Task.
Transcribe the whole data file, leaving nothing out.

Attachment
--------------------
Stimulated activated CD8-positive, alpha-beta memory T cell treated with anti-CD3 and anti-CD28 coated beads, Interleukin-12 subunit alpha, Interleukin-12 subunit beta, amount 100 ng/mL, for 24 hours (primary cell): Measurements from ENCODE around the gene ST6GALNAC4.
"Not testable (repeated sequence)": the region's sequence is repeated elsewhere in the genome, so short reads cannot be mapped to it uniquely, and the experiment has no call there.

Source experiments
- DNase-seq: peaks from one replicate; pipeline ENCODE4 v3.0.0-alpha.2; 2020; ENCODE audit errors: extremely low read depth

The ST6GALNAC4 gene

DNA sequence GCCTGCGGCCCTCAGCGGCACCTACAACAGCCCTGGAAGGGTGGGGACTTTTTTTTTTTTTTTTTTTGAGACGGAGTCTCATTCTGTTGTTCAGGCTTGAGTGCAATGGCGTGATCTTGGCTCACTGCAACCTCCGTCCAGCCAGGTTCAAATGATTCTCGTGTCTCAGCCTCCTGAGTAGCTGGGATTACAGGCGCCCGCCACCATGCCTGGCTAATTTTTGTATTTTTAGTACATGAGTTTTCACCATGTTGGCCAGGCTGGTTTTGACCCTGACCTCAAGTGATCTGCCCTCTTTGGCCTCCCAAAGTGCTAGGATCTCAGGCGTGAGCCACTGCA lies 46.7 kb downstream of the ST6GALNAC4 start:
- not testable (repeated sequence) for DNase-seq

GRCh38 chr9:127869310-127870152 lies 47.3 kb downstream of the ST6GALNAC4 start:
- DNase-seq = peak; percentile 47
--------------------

Stimulated activated CD8-positive, alpha-beta memory T cell treated with anti-CD3 and anti-CD28 coated beads, Interleukin-12 subunit alpha, Interleukin-12 subunit beta, amount 100 ng/mL, for 24 hours (primary cell): Measurements from ENCODE around the gene ST6GALNAC4.
"Not testable (repeated sequence)": the region's sequence is repeated elsewhere in the genome, so short reads cannot be mapped to it uniquely, and the experiment has no call there.

Source experiments
- DNase-seq: peaks from one replicate; pipeline ENCODE4 v3.0.0-alpha.2; 2020; ENCODE audit errors: extremely low read depth

The ST6GALNAC4 gene

DNA sequence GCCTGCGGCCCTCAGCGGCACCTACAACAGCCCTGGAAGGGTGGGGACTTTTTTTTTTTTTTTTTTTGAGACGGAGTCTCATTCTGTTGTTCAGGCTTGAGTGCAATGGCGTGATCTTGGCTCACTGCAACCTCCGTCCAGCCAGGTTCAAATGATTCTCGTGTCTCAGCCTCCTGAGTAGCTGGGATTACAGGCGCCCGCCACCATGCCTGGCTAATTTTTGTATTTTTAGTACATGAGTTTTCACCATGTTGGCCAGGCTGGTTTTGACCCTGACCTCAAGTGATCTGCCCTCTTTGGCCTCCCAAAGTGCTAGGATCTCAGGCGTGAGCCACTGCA lies 46.7 kb downstream of the ST6GALNAC4 start:
- not testable (repeated sequence) for DNase-seq

GRCh38 chr9:127869310-127870152 lies 47.3 kb downstream of the ST6GALNAC4 start:
- DNase-seq = peak; percentile 47